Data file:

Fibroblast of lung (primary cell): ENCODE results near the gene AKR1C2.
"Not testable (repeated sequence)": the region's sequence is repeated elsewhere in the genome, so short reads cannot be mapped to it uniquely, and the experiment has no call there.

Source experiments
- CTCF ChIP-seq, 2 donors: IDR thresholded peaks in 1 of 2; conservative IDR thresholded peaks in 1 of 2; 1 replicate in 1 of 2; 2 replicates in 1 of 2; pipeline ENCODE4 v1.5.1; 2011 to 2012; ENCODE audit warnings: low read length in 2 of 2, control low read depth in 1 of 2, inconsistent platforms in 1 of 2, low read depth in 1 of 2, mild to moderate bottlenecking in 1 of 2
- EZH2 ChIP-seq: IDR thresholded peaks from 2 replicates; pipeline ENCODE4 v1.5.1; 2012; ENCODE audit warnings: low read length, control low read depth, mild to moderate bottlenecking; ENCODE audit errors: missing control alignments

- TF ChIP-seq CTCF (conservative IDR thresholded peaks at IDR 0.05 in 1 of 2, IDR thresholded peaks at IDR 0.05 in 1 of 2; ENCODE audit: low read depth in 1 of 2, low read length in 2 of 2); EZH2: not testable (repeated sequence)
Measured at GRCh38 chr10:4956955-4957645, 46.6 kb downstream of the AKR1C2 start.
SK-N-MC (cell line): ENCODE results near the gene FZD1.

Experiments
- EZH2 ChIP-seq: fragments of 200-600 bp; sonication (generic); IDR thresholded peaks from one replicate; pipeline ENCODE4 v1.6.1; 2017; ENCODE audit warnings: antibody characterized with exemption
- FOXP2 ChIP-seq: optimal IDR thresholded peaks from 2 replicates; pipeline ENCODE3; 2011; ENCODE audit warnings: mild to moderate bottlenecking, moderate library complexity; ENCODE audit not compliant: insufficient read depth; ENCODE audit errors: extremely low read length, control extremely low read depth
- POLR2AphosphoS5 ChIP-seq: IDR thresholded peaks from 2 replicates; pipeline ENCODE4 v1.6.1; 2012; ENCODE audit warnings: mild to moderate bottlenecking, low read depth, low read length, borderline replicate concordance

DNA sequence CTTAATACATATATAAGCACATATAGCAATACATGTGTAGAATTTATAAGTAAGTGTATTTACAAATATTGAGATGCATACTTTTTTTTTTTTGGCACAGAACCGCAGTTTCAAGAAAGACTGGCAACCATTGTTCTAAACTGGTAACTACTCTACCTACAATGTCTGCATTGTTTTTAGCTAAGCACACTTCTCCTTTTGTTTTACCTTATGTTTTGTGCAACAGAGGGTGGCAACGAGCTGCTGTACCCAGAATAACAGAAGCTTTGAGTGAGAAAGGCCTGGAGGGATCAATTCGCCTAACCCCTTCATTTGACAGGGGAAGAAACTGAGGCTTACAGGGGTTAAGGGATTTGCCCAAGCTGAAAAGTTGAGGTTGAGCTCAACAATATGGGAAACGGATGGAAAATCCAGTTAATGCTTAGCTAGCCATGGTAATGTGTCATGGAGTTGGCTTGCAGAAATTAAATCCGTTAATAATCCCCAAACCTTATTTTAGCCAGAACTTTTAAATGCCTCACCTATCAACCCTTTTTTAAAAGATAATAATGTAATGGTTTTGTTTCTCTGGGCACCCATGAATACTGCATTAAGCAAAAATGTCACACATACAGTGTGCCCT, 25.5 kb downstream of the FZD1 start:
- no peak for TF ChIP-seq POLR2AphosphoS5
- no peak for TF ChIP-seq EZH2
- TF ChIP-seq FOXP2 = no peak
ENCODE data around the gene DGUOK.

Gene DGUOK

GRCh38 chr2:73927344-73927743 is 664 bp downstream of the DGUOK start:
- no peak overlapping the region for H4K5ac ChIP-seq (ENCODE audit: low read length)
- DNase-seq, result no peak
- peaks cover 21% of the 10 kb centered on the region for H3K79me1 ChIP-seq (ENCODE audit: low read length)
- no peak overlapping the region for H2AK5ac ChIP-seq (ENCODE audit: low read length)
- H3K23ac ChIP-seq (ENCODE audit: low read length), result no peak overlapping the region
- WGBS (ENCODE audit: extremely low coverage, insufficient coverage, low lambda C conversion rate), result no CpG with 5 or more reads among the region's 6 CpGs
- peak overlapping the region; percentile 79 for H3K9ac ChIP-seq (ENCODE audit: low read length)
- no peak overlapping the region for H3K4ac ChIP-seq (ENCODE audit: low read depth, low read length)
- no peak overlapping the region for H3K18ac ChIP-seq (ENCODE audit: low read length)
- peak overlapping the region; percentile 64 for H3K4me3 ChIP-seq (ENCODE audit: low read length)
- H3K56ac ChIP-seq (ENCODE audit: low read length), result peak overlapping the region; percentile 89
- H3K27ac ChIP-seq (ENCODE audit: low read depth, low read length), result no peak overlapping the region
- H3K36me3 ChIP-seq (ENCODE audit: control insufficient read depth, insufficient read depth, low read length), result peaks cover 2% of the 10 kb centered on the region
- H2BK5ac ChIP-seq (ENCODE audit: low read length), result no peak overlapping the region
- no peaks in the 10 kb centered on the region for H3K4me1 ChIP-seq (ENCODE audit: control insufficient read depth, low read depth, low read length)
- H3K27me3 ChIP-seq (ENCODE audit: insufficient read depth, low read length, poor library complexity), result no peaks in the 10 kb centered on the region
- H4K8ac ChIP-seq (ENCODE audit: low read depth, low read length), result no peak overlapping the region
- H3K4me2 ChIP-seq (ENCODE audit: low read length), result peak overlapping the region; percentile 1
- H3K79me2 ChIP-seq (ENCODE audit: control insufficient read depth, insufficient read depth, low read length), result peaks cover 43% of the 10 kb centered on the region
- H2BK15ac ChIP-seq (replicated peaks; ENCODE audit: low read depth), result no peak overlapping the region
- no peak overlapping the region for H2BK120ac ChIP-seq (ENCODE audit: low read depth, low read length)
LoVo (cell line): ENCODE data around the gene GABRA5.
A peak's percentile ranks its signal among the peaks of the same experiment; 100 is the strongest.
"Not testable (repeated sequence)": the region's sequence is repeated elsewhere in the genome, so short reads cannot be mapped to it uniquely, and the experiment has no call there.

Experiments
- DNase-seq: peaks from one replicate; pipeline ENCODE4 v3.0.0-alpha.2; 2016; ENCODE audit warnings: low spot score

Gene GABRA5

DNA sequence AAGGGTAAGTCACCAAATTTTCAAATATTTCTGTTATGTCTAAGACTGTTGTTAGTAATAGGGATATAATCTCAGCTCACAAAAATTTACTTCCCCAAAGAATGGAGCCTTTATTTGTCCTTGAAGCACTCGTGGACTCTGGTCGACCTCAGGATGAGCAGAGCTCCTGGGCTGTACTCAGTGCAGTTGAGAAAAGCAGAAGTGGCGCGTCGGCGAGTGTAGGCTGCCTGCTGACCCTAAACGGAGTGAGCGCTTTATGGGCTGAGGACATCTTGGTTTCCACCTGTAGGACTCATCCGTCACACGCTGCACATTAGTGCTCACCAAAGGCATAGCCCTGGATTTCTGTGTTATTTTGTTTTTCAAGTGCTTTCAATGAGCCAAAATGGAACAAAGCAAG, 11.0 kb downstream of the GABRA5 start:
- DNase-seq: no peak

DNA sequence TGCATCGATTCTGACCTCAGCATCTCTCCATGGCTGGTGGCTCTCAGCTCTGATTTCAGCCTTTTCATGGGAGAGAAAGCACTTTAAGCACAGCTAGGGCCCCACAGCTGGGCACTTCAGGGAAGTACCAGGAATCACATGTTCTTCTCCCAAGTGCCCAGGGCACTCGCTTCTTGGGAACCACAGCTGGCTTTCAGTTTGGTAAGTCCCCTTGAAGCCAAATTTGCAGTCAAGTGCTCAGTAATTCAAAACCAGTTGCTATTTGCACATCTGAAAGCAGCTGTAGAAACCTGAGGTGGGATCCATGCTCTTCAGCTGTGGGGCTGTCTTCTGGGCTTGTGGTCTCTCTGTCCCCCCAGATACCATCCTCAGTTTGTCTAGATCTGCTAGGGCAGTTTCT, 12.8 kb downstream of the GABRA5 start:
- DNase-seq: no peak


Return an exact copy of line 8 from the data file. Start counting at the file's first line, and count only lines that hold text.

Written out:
SK-N-MC (cell line): ENCODE results near the gene FZD1.